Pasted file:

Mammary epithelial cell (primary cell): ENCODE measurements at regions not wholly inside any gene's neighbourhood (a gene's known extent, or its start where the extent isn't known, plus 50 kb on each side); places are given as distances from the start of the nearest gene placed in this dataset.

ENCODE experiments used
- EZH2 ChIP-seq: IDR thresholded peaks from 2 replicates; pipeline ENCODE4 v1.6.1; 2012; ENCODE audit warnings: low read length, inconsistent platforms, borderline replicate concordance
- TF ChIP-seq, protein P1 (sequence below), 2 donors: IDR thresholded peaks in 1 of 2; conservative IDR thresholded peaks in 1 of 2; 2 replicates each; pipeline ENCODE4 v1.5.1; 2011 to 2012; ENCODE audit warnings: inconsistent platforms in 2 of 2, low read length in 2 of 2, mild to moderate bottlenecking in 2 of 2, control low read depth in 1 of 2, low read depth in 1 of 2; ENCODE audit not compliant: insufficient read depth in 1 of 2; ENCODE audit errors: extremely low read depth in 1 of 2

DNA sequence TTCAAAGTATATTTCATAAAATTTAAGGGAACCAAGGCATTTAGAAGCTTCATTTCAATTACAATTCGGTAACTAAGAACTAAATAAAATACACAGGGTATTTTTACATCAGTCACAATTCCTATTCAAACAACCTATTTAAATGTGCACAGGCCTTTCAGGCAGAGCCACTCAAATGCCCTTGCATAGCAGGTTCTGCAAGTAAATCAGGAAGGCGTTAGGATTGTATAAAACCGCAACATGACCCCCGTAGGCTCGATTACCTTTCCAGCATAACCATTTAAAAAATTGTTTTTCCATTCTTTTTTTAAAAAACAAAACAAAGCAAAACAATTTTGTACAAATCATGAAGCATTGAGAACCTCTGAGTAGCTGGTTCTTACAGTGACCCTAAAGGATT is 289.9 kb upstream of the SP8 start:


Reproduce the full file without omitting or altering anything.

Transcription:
Mammary epithelial cell (primary cell): ENCODE measurements at regions not wholly inside any gene's neighbourhood (a gene's known extent, or its start where the extent isn't known, plus 50 kb on each side); places are given as distances from the start of the nearest gene placed in this dataset.

ENCODE experiments used
- EZH2 ChIP-seq: IDR thresholded peaks from 2 replicates; pipeline ENCODE4 v1.6.1; 2012; ENCODE audit warnings: low read length, inconsistent platforms, borderline replicate concordance
- TF ChIP-seq, protein P1 (sequence below), 2 donors: IDR thresholded peaks in 1 of 2; conservative IDR thresholded peaks in 1 of 2; 2 replicates each; pipeline ENCODE4 v1.5.1; 2011 to 2012; ENCODE audit warnings: inconsistent platforms in 2 of 2, low read length in 2 of 2, mild to moderate bottlenecking in 2 of 2, control low read depth in 1 of 2, low read depth in 1 of 2; ENCODE audit not compliant: insufficient read depth in 1 of 2; ENCODE audit errors: extremely low read depth in 1 of 2

DNA sequence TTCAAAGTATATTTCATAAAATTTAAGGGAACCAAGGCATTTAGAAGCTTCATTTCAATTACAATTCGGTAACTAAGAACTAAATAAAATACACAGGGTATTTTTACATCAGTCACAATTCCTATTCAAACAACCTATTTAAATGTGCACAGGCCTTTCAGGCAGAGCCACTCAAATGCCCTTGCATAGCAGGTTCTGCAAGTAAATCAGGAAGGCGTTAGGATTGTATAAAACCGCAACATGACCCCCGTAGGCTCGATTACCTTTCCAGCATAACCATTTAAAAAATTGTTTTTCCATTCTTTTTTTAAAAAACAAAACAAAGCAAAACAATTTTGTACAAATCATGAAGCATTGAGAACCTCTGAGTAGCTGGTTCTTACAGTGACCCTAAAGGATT is 289.9 kb upstream of the SP8 start: